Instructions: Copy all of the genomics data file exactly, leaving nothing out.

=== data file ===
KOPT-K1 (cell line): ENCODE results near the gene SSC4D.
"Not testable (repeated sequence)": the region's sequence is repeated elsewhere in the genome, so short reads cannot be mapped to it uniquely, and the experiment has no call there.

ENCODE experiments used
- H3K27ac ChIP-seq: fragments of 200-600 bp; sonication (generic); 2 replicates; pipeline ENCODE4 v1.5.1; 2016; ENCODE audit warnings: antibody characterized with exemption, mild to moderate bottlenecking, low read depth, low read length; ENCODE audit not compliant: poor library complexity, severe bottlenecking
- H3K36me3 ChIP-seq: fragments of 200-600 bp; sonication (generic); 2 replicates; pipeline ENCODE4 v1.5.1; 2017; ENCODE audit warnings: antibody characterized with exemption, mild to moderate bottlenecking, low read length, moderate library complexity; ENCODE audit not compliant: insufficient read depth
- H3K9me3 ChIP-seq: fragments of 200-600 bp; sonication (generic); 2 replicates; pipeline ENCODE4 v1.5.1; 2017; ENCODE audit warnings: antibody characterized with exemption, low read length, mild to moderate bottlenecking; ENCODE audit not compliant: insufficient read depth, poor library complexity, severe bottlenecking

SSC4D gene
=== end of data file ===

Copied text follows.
KOPT-K1 (cell line): ENCODE results near the gene SSC4D.
"Not testable (repeated sequence)": the region's sequence is repeated elsewhere in the genome, so short reads cannot be mapped to it uniquely, and the experiment has no call there.

ENCODE experiments used
- H3K27ac ChIP-seq: fragments of 200-600 bp; sonication (generic); 2 replicates; pipeline ENCODE4 v1.5.1; 2016; ENCODE audit warnings: antibody characterized with exemption, mild to moderate bottlenecking, low read depth, low read length; ENCODE audit not compliant: poor library complexity, severe bottlenecking
- H3K36me3 ChIP-seq: fragments of 200-600 bp; sonication (generic); 2 replicates; pipeline ENCODE4 v1.5.1; 2017; ENCODE audit warnings: antibody characterized with exemption, mild to moderate bottlenecking, low read length, moderate library complexity; ENCODE audit not compliant: insufficient read depth
- H3K9me3 ChIP-seq: fragments of 200-600 bp; sonication (generic); 2 replicates; pipeline ENCODE4 v1.5.1; 2017; ENCODE audit warnings: antibody characterized with exemption, low read length, mild to moderate bottlenecking; ENCODE audit not compliant: insufficient read depth, poor library complexity, severe bottlenecking

SSC4D gene